joie chen is standing by to tell us what she has coming up on "america tonight." >> good evening, john. you know all this week on "america tonight" we have been reporting in-depth about sex crimes on campus. tonight we're going to hear the story of the falsely accused. what happens when the two sides of a story don't match up, and the accused becomes the victim. we'll hear from caleb warner who's sexual contact with a girl he liked became the basis for her accusation of the assault. >> if you are sitting over there on the other side you don't want a rapist on your campus. so you are just going to do the safe play and expel him. >> we're going to fine out what happened to caleb and why it may be a warning to others. that's in the next hour on "america tonight," john.
>> all right. joie, thank you very much. concussions are plaguing football players at all levels. a closer look at the science that's trying to keep athletes safe. they know how to manipulate and control you. the state has all the power. >> we have done more to destroy our way of life than the terrorists could ever have done.
conversation in a live town-hall event. sex crimes on campus, a special week of coverage and live town-hall on america tonight nine eastern. only on al jazeera america. and since we're in the neighborhood, we thought we would give you a peak of a special halloween light show right on top of the empire state tower. the lights start on the 72nd floor and go all the way to the top of the antenna. and this just hand few minutes ago. beautiful site on top of the empire state building. from investigative reports to the lawsuits between former football players in the nfl, the
risk of concussions getting a lot of attention. "techknow" kyle hill tells us how they are trying to make football a safer game. >> reporter: nebraska university. along with the traditions of football come the hits. no one knows how hard the hits can be better than blake lawrence, former starting linebacker for the university of nebraska. >> my thir concussion was the one when i realized something was wrong was right here. after that play coach came up and said great job. i had to sacrifice my -- my brain to do it. >> reporter: so what kinds of hits are likely to land a player in the hospital rather than the end zone, and how do you refuse a player's risk of concussion? head of virginia's techs
biomedical engineering department has spent the last decade studying the hokies to answer those questions. >> the mission is to understand what is happening and make the game better. >> reporter: what have you learned from this research so far? >> we can tell you very well, a college play whatever kind of exposure they are going to have. >> reporter: this is how he collects his raw data with the hits system for short. it picks up information from sensors placed in player's helmet. so the system is showing real time impacts right here. >> yeah, basically within a couple of seconds it will come in through this antenna, and we can see live what is happening to these players. >> do you have a nickname for this thing? >> this cap has 256 lek -- electrodes in it.
and the brain waves are promesses of memory and critical thinking. >> and joining us now from milwaukee is kyle hill. hi, kyle. >> think, thanks so much for having me. >> we saw you all wired up with the special brain cap. tell me about that, and what was it like? >> it was really kind of amazing. there's 256 electrodes on this. i called it a science octopus. it reads the electrical signals coming up out of your brain. what the researchers are doing with this is they are giving you a baseline reading. after they get a baseline, that's what they used to compare after someone has what they think might be a concussion. if they take the test again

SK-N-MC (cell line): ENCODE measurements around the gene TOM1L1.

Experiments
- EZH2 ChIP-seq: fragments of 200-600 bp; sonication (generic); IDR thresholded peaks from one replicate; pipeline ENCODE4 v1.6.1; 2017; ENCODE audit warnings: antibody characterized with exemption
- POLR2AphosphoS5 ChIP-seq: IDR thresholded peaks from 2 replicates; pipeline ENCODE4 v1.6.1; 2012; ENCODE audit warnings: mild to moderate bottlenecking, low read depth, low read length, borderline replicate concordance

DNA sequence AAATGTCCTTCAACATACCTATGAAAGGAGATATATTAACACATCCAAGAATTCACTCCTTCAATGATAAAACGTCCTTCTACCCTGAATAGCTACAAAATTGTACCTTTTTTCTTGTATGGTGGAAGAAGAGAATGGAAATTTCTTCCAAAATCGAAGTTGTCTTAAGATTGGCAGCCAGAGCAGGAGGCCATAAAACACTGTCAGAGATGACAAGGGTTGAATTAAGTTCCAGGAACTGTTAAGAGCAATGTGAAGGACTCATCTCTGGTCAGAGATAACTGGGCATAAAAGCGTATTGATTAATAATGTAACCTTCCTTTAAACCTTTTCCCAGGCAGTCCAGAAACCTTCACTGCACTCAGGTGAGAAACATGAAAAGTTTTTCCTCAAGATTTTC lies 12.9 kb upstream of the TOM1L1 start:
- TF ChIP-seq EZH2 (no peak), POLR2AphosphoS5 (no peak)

after receiving a big hit and they show huge deviations that might be more objective way to say this player has had a concussion. we need to sit this player down. >> of course these big hits could happen over a long period of time. what are the real risks we're looking at for players who get hit? >> there has been a lot of focus on this issue since the nfl players have brought it up, it is kind of in its infancy. but we don't know what kind of damage it is doing over time. there is even a question of how much does it damage a brain. a concussion typically is the brain hitting the inside of the skull. but also hits come from all angles of the head when you get hit. so it might cause of sheering, tearing damage in the brain. although nfl players are coming
forward saying they might have degenerative brain diseases later in life, we don't actually have the data to link the two. we're going to bring in michael eaves who wants weigh in on this issue. >> if have realized that no two concussions are the same, but how will a definitive impact effect a player in a certain way. >> it's not so much what kind of hit will have what kind of impact on one player whether it be a kicker or a linebacker. what we're doing now is looking at the level of hits. where it hits on the head and at what acceleration or deceleration. it's a certain factor faster
than the acceleration of gravity. we're starting to make correlations between a 100-g hit where a 20-g hit is not quite as bad. and we can track those over the course of a game or practice. and these things are starting to track up, and hopefully something will jump out of the data though it's not quite clear yet. >> kyle it is great to talk with you, and we hope to talk with you again. i just want to mention that your program is called "techknow." it's on al jazeera at 7:30 eastern time on sunday, and we'll be looking for it. it's a great program. they have lots of interesting stories just like this one as well. michael is back here with sports. you know, it's -- i think -- a lot of people talking about the data. it's not just about the hits to the head, but all of the hits they take in football. >> any impact you observe as a